Akira Kurosawa, “Ran” (1985)
“Ran” (“Chaos” or “Revolt”) was Kurosawa’s last attempt at creating and filming an epic historical drama set in Japan’s Kamakura period when feudal warlords ruled the country. At the time he made it, it was Japan’s most expensive film ever at a budget of US$12 million, financed mainly by French producer Serge Silberman. The film’s initial inspiration was stories about a 16th century daimyo (warlord), Mori Motonari, but the screenplay was also influenced by the famous play “King Lear” by William Shakespeare.
The film revolves around aged daimyo Hidetora (Tatsuya Nakadai) and the consequences of the decision he makes in dividing his lands and the responsibilities that attend them, among his three sons prosaically named Taro, Jiro and Saburo (“one”, “two” and “three”, played by Akira Terao, Jinpachi Neru and Daisuke Ryn respectively), while retaining his titles, the symbols and privileges of his position. Taro and Jiro happily agree to the arrangement but Saburo, foreseeing trouble as Hidetora had not exactly been a model dad or a just ruler, objects. For his disobedience, Hidetora angrily banishes Saburo who is then forced to take refuge with Fukimaki, one of two rival warlords – the other named Ayabe – wishing to marry their daughters to him. Saburo allows one of his retainers, Tango (Masayuki Yui), to continue serving Hidetora in disguise.
Hidetora plans to spend his twilight years boarding at Taro and Jiro’s castles in turn. It’s not long before Taro, egged on by his wife Lady Kaede (Mieko Harada),whose family was murdered by Hidetora, finds a way to boot out Dad and his retinue so the aged man seeks Jiro’s help. Jiro, forewarned by Taro, also finds an excuse to refuse hospitality so Hidetora finds refuge in Saburo’s recently abandoned castle and lands. Alas, even this isn’t to the older sons’ liking as they join forces to storm the castle, killing nearly all of Hidetora’s followers and forcing him to flee into the wilderness. While exulting in the destruction, Taro is killed by Jiro who had been plotting all along with his generals to usurp Big Brother.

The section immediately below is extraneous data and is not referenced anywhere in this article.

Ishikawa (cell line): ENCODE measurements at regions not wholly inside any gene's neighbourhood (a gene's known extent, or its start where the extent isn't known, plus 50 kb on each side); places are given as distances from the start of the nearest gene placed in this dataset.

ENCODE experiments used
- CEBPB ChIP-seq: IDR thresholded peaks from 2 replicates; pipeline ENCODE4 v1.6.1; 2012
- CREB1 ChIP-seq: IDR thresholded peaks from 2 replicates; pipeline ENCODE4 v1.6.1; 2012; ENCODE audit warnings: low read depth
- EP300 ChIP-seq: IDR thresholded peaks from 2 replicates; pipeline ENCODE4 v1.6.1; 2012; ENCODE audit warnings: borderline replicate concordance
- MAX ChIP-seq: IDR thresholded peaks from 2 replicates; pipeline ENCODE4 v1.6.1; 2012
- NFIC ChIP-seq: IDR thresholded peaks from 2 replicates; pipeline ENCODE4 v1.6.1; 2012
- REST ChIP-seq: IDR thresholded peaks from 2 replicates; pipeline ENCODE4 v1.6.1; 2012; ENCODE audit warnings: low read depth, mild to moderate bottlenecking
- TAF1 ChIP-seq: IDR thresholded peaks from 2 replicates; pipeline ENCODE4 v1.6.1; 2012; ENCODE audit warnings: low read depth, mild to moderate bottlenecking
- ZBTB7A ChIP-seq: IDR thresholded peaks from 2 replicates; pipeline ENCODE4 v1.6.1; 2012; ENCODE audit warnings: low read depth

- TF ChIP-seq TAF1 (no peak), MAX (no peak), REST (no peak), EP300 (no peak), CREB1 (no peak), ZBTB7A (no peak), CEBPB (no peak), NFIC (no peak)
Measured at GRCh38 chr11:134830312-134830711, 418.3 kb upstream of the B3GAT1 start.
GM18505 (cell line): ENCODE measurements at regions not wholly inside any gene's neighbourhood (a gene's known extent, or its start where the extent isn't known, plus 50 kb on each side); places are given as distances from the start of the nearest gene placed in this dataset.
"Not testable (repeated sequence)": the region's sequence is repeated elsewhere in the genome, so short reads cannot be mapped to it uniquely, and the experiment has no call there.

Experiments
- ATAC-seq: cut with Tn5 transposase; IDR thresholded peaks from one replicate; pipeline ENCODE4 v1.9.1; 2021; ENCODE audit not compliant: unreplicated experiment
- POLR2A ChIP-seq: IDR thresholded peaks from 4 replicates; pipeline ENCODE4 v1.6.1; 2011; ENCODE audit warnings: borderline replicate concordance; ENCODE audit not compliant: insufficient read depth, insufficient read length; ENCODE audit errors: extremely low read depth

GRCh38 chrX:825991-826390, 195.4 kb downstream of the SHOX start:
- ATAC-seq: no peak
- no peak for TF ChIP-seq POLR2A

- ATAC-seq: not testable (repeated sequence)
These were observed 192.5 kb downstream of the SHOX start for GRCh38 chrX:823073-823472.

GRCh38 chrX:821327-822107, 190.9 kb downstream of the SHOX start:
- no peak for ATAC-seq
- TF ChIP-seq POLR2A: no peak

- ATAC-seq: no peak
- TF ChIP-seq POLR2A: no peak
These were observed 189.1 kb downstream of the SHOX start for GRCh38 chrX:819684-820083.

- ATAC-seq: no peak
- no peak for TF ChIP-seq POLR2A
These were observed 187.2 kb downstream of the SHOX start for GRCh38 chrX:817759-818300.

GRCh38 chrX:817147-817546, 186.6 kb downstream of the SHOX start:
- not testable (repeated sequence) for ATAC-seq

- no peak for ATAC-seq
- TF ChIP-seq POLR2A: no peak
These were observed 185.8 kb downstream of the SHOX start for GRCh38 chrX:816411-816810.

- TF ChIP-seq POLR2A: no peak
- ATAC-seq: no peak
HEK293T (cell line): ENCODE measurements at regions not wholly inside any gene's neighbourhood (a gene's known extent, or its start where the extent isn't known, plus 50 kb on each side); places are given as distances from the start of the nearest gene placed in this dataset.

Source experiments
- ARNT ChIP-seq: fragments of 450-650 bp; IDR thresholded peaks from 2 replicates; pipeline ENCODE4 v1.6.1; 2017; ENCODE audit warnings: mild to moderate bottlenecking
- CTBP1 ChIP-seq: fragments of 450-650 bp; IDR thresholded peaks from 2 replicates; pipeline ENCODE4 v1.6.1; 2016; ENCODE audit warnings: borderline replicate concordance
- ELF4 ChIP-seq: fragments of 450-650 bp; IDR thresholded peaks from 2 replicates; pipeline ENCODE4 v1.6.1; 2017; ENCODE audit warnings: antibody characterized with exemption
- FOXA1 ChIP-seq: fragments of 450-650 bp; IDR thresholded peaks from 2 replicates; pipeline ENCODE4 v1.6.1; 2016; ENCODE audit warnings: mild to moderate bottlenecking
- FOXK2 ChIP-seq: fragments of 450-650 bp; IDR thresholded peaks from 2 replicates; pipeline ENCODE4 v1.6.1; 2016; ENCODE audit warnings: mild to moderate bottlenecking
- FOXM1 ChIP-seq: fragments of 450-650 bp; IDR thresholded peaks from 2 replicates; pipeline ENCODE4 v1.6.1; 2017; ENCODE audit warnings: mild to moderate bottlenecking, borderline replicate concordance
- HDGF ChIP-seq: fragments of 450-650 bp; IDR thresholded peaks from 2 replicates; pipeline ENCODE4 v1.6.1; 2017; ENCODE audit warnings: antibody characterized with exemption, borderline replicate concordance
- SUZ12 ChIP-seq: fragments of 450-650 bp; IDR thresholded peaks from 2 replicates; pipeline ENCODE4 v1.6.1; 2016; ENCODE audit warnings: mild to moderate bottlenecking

Hidetora’s fool (Peter) and Tango locate the old man and help him find refuge with a hermit who turns out to be Tsurumaru (Takashi Nomura), young brother of Jiro’s wife Sue (Yoshiko Miyazaki). Years ago, Hidetora had killed the young siblings’ parents and blinded the son. Confronted by the evidence of his evil deed, Hidetora begins to lose his sanity and leaves the shelter. Meanwhile back at the Jiro ranch, Jiro is approached, seduced and manipulated in turns by his brother’s widow, Lady Kaede, who has shrewdly guessed his ambitions and persuades him to repudiate and kill Sue and marry her instead. Sue is forced to flee for her life so she finds Tsurumaru and they go to their parents’ abandoned castle ruins. Hidetora and his two followers have also arrived there and on seeing the young people, Hidetora descends further into madness and runs onto the plains of Azusa.
Tango returns to Saburo who then prepares his army and returns to the family territories to find Hidetora. Jiro, forewarned by messengers (dontcha just love the Pony Express that operates around here? where can we get fast express delivery like that?), leads his army to meet his brother’s. In the battle, Saburo’s disciplined forces rout Jiro’s with gunfire; in the meantime, Saburo receives news of Hidetora’s whereabouts so he personally goes off to retrieve him. Jiro guesses at what he’s doing so he dispatches assassins to follow after. He then receives news that Ayabe’s army is advancing on his castle so his army hurries back with Saburo’s forces on his tail. Jiro and his generals manage to get back to defend his stronghold. One general, Kurogane, who had earlier defied Lady Kaede, confronts her and finds out she has intended all along to destroy Hidetora and his two sons, so he kills her. Anchorless, Jiro and his generals find themselves and their exhausted, depleted army facing the full onslaught of Ayabe’s fresh forces.